Techno-economic evaluations for feasibility of sago-based biorefinery, Part 2: Integrated bioethanol production and energy systems

Yoke Kin Wan, Jhuma Sadhukhan, Denny K. S. Ng*

*Corresponding author for this work

Research output: Contribution to journalArticlepeer-review

34 Citations (Scopus)


To reduce reliance on fossil fuel and environmental issues, alternative energy sources such as biomass are vital to be recovered and converted into value-added products. In sago industry, a huge amount of sago biomass (i.e., sago barks and fibres) is generated and discharged to the environment during sago starch extraction process (SSEP). In order to reduce environmental pollutants, the biomass can be utilised as feedstocks for energy, and bioethanol production. Therefore, Part 1 of these articles in series presents a techno-economic analysis to examine the feasibility of sago biomass-based combined heat and power (CHP) system (Wan et al., 2015a); and Part 2 is to examine the feasibility of integrated bioethanol production and energy systems. In this part, a conceptual integrated sago-based biorefinery (SBB) is envisioned and analysed based on the bioethanol plant study conducted by the National Renewable Energy Laboratory (NREL). Besides, techno-economic performance as well as environmental performance of this integrated SBB is evaluated via Aspen Plus software and a spreadsheet based yield prediction model. For the performance evaluation, various feedstocks such as sago fibres, barks and combined biomass (fibres and barks) are considered. In addition, techno-economic and environmental performance of the integrated SBB with on-site and off-site enzyme production as well as the impacts of labour cost on the economic performance of the integrated SBB is also evaluated. Based on the evaluation and analysis, the integrated SBB with combined biomass (fibres and barks) has the highest technical, economic and environmental performance amongst the sago biomass. A total of 4.75 t/d of bioethanol and 252 kW/d of electricity are expected to be produced; and reduction of 16.32 tCO2 equivalent/d of carbon dioxide emission is expected. In addition, the payback period of the integrated SBB with on-site enzyme production and using current available labour from SSEP is estimated as 6.6 years. Based on the analysis, it is noted that enzyme and labour costs are critical cost contributors to the new development of the integrated SBB and hence, a sensitivity analysis on such parameters is performed.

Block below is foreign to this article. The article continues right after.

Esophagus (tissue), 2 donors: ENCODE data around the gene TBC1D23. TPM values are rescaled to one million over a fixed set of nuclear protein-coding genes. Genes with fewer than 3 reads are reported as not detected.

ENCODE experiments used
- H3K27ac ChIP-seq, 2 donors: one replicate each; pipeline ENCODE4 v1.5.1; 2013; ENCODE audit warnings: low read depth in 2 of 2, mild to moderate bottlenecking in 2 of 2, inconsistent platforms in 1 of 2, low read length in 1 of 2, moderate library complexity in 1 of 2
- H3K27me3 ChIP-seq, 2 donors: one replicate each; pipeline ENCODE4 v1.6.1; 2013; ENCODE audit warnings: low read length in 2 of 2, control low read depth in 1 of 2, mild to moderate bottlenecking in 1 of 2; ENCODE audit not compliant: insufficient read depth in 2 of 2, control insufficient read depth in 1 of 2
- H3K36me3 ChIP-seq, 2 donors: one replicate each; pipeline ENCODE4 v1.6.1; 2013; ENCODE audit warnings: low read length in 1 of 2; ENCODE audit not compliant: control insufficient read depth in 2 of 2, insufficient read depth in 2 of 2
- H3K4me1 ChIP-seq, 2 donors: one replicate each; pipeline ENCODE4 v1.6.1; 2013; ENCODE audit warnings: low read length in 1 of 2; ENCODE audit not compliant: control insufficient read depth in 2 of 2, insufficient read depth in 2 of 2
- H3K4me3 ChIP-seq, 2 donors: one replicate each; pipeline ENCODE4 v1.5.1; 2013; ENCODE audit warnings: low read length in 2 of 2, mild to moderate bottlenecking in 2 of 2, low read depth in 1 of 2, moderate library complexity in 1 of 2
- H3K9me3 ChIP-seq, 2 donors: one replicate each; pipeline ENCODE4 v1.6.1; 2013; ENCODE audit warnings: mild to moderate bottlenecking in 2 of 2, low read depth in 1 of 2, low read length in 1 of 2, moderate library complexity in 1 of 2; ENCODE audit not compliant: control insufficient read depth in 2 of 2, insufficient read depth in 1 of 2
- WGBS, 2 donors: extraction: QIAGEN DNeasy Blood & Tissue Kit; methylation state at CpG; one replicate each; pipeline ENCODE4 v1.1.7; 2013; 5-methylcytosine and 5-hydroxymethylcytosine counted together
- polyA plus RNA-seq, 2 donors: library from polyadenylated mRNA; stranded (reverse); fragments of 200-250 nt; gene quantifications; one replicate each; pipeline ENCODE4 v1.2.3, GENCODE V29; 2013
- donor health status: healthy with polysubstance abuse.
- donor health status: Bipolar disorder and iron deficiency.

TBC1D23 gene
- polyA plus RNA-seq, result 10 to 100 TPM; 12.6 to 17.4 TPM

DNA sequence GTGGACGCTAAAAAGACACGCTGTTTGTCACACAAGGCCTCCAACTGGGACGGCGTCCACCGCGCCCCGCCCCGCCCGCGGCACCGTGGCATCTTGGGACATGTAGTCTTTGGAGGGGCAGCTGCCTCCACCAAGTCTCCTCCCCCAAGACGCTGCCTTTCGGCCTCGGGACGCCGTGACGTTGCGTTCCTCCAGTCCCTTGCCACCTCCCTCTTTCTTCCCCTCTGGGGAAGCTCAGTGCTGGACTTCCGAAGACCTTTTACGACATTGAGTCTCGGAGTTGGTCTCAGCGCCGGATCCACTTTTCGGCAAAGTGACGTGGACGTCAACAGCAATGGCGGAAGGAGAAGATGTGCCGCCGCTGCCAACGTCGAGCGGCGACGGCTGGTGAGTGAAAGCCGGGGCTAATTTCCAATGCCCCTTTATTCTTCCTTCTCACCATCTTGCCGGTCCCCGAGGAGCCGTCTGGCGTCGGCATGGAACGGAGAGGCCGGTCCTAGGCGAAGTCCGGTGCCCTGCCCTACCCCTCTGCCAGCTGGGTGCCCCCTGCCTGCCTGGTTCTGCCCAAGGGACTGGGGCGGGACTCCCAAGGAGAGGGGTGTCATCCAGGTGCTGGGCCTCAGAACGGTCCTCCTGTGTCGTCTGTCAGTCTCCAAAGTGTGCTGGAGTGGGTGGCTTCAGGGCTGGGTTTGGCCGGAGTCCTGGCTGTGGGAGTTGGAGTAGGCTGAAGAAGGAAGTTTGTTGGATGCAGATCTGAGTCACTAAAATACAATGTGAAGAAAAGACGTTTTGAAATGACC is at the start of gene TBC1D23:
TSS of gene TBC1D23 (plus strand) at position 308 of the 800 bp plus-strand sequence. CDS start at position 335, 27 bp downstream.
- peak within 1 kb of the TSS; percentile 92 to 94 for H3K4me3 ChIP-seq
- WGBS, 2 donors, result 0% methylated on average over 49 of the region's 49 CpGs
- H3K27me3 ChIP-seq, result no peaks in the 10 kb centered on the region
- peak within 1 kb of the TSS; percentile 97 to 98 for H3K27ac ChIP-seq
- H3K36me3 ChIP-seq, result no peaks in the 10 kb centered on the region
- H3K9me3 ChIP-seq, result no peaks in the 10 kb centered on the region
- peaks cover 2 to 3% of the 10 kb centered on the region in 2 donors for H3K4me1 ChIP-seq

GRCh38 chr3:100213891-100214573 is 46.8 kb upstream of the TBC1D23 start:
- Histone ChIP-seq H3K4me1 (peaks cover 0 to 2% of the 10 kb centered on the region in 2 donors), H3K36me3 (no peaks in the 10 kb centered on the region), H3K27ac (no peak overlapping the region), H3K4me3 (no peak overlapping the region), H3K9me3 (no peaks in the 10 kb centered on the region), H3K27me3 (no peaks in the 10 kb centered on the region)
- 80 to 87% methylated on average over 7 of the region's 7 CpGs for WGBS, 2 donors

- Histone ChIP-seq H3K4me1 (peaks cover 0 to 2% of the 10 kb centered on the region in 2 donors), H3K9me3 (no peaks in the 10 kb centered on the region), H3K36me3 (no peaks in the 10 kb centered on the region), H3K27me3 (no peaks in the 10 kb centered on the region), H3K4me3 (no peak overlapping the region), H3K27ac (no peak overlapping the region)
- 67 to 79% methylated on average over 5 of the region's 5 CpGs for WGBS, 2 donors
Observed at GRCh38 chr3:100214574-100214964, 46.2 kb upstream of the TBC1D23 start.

Original languageEnglish
Pages (from-to)102-116
Number of pages15
JournalChemical Engineering Research and Design
Publication statusPublished - Mar 2016


  • Bioethanol production
  • Feasibility
  • Process integration
  • Sago biomass
  • Sago-based biorefinery
  • Techno-economic evaluation

ASJC Scopus subject areas

  • General Chemistry
  • General Chemical Engineering


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